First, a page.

After my brother and I returned from Sunday mass, we found my father waiting for us, clad in his dress pants and a white shirt and tie, not his usual attire. He was a working man. My mother was fussing with what to put the arroz con pollo in—she was not sure we had a Tupperware large enough for the rice and the whole chicken my father had cooked. My brother, four years my junior, did not understand the errand. "We are going there to erase the hate that made some idiot burn a cross on their lawn," my father said. Finally, we were ready, and my father marched us down the middle of the block, slowly, I realized, so that all the other neighbors would see us.

My father knew what it was to be discriminated against, and so did I at that point. Even though we were white and European, there was terrible discrimination then against all people of Spanish heritage. I felt it in grammar school and, later, in the 1970s, as a young college student; when I called for a rental apartment, landlords would hang up on me after I gave my name. But no one had ever burned a cross on our lawn.

On that blistering summer day in 1964, it felt like a very long walk down the street, although it was no more than a few hundred feet. We saw our neighbors peeking out of their curtains. Only Mrs. Collins, our next-door neighbor, waved to us. Suddenly, I felt proud to be walking with my father. As we reached the Black family's house (I feel I should not reveal their family name), the door was opened by a beautiful woman, obviously the mother, flanked by her two toddlers. I will never forget the smile on her face. "I'm sorry," she said, "but my husband is working or he would be welcoming you, too." Wordlessly, my father handed her the two pieces of Tupperware that contained the arroz con pollo. "I like chicken," she said, in a pronounced Southern accent, and my father beamed, but still did not utter a word.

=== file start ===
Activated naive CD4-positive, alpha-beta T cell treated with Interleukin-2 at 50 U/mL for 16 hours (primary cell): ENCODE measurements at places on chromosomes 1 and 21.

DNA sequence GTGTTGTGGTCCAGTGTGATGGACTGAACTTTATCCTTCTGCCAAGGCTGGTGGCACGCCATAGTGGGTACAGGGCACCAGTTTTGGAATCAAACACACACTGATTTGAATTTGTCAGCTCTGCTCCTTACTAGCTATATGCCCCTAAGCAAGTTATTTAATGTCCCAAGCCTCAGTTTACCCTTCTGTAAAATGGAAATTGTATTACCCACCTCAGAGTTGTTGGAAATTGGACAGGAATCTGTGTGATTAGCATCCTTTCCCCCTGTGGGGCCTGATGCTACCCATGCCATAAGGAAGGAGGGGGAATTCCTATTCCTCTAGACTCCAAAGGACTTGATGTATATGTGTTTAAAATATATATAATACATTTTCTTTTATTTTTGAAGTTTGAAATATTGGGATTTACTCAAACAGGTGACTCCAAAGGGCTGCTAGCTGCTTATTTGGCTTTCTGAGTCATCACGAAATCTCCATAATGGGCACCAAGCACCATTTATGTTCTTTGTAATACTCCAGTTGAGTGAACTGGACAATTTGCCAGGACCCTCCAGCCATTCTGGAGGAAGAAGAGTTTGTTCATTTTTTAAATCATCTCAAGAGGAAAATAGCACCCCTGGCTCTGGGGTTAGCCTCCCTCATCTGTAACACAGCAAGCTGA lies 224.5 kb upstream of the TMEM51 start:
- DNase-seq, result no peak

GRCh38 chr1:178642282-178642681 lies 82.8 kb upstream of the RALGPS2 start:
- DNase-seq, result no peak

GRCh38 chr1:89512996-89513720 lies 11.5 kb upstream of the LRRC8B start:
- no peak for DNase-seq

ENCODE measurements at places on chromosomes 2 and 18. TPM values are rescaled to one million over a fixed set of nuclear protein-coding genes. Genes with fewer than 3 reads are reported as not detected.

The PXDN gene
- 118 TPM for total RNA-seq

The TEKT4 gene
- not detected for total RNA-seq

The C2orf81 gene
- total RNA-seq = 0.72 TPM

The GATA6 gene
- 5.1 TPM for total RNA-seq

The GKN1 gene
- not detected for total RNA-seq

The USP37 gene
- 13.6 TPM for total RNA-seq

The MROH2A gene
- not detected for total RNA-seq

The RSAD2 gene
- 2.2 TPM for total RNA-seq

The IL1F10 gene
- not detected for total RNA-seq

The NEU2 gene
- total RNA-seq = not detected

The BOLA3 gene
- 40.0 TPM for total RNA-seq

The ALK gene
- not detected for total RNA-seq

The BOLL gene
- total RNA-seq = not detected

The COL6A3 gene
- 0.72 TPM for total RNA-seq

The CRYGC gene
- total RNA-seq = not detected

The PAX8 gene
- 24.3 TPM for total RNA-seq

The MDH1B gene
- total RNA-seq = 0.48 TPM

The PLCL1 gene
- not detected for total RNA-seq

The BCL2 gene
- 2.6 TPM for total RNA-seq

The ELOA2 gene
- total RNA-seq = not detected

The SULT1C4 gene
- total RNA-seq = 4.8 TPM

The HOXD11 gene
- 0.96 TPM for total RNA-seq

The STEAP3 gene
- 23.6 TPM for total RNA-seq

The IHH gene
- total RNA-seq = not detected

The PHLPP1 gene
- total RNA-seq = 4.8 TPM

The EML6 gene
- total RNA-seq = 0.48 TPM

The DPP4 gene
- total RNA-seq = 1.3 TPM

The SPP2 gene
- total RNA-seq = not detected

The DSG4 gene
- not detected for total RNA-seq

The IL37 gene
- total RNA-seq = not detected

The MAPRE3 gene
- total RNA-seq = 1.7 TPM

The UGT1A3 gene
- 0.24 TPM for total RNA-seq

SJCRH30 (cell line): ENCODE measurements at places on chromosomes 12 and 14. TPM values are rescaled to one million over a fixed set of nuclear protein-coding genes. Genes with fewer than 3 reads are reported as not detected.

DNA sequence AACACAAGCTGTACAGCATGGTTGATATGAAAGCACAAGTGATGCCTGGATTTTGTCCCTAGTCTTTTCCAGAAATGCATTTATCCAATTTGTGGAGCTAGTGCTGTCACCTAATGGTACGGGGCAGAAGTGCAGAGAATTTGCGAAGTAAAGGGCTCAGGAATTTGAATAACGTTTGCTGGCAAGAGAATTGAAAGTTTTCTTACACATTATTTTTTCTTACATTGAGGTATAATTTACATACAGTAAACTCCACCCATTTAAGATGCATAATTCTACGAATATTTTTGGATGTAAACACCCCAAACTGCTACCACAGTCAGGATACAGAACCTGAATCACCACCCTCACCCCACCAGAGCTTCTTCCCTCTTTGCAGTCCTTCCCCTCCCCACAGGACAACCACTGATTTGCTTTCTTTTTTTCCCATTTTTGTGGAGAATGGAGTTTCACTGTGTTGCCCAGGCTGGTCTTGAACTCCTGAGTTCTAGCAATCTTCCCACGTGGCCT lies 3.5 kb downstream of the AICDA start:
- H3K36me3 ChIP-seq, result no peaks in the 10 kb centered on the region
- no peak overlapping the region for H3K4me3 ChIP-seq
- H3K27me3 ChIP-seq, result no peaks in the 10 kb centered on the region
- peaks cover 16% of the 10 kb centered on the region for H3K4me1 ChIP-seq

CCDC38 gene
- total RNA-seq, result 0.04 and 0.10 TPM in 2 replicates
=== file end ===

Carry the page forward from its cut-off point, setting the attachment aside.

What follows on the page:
She asked us to come in for an ice tea, and that is when my father finally spoke. "Thank you, but we can't because my children have just come from church," he said. "They  haven't eaten so that they could receive communion." It was true, but neither my brother nor I would have refused an ice tea. Then, as we were about to leave, my father added, "I'm sorry for what happened to you." She replied: "I knew that already. I hope this will not be the last time you come to our door." Two weeks later, my mother found the two Tupperware bowls on our porch with a short note: "The chicken was delicious, but your kindness is what we will never forget." The family had moved. More than fifty summers have passed since then, but today as I watched Bree Newsome climb that flagpole in South Carolina, I remembered my father, a proud veteran of World War II, and our long, slow walk to a neighbor's home. We did not speak of it often, yet when we did, he would say: "Until everyone in this country feels safe, none of us is safe."